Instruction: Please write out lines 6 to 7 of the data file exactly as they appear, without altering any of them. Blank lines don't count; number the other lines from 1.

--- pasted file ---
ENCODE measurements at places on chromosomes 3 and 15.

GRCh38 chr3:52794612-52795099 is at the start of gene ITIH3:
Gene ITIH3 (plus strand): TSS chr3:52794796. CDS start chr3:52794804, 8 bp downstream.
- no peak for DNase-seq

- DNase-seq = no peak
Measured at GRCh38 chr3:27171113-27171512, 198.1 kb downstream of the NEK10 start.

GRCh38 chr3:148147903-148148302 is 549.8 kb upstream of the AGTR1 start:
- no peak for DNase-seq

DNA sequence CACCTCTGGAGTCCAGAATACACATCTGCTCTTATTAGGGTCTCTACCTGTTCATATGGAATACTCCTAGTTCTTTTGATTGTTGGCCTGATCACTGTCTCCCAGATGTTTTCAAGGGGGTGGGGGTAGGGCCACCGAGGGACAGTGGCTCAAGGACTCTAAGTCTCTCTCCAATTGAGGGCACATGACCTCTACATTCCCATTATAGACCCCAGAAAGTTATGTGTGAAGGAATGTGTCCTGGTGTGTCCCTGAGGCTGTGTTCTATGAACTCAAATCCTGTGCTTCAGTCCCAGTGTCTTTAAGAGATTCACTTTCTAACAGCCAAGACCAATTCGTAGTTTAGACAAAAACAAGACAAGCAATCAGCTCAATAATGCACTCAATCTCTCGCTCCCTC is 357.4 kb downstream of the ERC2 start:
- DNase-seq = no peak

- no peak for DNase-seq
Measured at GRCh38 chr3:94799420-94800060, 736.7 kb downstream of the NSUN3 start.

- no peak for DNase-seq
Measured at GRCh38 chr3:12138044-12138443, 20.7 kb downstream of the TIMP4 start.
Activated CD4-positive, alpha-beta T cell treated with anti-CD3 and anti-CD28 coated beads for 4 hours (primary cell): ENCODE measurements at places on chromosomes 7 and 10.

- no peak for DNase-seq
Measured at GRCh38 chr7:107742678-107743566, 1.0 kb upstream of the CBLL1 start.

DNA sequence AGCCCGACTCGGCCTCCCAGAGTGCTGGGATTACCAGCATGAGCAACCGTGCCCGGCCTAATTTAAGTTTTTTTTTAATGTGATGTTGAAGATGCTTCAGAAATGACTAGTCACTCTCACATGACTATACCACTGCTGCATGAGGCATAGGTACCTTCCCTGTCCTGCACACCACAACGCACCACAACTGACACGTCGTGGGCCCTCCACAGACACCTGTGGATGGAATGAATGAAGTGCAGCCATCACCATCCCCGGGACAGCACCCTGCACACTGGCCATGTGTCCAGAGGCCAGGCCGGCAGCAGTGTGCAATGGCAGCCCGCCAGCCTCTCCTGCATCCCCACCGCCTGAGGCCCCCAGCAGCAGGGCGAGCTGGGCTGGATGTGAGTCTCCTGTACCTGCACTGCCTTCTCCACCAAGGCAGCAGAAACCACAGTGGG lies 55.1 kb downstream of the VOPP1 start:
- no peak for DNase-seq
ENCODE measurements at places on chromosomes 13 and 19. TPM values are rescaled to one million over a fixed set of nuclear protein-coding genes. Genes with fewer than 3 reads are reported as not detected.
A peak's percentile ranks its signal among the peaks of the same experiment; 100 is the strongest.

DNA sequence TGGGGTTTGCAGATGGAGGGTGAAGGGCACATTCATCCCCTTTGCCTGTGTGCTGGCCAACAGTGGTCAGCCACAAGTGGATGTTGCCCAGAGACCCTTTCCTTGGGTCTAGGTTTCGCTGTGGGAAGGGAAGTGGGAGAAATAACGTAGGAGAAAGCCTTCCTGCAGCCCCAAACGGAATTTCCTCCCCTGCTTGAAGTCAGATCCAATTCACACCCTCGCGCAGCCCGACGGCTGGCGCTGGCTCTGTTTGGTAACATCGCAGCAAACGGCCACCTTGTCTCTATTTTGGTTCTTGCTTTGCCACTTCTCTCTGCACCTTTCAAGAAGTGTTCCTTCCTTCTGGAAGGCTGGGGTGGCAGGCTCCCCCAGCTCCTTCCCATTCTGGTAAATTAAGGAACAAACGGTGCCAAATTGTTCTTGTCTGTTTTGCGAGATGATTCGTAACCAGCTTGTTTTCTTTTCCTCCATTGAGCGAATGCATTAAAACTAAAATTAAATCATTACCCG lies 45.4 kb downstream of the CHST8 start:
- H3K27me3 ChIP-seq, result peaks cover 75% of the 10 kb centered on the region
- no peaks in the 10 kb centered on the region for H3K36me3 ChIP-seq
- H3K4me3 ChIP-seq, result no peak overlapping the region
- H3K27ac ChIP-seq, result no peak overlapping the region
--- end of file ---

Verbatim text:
Measured at GRCh38 chr3:27171113-27171512, 198.1 kb downstream of the NEK10 start.

GRCh38 chr3:148147903-148148302 is 549.8 kb upstream of the AGTR1 start: